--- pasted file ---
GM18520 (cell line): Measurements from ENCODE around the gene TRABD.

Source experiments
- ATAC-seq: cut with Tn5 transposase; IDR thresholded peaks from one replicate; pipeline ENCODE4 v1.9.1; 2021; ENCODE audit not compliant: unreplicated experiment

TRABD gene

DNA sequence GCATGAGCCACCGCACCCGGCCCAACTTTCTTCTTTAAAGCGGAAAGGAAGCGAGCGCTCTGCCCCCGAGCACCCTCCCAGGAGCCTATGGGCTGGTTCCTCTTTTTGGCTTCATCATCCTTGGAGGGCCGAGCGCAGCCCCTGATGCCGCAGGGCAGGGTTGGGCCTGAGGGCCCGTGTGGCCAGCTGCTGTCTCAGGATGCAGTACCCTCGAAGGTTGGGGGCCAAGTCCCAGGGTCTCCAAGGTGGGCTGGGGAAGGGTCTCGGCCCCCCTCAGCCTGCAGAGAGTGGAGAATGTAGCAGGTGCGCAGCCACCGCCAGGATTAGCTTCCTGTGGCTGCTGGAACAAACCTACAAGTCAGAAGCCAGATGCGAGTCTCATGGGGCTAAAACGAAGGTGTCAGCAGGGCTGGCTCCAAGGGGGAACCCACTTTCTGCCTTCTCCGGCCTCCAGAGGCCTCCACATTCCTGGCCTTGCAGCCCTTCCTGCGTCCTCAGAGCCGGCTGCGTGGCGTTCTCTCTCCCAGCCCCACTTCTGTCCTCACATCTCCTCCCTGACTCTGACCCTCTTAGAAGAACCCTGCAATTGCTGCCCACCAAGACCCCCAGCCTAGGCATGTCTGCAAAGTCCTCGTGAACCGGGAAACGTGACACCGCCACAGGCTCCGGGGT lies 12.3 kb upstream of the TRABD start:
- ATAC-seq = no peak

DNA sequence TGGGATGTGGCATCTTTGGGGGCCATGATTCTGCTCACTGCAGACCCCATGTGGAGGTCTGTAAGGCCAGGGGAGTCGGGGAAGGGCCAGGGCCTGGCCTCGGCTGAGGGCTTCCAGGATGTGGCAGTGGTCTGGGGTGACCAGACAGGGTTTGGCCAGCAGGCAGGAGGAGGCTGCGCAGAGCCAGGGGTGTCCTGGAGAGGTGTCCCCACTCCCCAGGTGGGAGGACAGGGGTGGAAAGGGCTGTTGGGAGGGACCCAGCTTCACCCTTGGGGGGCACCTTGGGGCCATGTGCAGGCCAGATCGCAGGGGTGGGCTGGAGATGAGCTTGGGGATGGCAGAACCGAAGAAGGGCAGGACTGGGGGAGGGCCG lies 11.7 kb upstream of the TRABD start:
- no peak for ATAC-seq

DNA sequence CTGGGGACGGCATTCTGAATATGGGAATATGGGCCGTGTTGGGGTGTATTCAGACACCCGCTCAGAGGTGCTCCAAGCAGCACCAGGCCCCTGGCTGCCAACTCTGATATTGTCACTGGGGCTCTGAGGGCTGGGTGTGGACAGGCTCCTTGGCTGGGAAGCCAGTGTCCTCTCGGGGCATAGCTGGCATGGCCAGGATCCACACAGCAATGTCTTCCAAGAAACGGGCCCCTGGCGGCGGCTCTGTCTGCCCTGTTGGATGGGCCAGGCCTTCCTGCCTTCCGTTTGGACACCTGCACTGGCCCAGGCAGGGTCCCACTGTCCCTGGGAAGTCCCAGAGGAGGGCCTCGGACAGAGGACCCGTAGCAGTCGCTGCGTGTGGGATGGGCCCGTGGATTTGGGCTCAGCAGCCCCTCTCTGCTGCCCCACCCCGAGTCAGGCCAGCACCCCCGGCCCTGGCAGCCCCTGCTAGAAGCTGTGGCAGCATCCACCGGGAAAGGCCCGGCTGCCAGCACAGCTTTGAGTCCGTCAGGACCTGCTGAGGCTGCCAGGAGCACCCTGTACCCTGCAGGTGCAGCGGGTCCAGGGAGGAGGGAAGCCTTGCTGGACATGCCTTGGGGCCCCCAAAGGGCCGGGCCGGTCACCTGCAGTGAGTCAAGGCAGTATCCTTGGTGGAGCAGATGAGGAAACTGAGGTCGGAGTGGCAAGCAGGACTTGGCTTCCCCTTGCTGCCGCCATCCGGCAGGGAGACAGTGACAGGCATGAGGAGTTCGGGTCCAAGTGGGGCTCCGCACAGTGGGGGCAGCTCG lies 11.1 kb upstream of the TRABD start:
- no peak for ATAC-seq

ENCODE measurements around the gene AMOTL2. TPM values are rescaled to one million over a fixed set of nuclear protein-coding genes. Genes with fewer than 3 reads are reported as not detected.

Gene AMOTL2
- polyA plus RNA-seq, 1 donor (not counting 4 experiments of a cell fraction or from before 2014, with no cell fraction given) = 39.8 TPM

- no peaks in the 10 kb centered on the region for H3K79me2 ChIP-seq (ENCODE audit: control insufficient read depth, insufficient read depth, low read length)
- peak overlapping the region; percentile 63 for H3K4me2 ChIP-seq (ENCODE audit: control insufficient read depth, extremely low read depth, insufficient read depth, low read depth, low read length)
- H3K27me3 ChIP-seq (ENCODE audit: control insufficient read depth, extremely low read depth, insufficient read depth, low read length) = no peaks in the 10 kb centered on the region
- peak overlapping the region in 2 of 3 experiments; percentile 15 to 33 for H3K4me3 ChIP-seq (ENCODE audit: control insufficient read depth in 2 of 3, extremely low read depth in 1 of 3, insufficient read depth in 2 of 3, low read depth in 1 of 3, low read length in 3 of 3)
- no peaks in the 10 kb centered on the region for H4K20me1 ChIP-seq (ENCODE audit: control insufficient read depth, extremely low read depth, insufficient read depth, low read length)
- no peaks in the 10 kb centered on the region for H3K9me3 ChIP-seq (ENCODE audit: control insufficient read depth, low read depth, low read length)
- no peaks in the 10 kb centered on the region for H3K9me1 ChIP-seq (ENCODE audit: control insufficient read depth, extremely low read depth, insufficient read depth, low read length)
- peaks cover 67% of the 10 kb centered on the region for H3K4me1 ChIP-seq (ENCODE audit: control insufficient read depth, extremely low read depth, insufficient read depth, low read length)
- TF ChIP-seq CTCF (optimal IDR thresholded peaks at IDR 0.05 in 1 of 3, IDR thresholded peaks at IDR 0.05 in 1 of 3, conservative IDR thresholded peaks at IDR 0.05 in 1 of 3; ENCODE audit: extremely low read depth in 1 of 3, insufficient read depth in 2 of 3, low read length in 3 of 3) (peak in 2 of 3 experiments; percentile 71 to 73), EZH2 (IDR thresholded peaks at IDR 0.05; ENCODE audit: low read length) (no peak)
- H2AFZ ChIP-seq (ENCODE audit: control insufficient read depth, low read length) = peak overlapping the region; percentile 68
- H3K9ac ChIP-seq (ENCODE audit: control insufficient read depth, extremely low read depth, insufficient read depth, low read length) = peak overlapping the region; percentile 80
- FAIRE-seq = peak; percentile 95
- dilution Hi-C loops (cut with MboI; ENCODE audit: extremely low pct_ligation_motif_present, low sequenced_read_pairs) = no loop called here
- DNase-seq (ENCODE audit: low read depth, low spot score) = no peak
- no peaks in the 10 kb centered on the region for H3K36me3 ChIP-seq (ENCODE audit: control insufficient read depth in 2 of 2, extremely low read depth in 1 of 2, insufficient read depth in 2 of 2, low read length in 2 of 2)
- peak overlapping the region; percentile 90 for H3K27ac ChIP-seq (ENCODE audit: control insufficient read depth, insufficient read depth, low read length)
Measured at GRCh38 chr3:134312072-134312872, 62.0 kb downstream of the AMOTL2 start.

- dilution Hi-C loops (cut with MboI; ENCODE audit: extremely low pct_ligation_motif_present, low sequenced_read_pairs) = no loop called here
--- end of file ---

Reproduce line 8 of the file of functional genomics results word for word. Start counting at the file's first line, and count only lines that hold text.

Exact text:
- no peak for ATAC-seq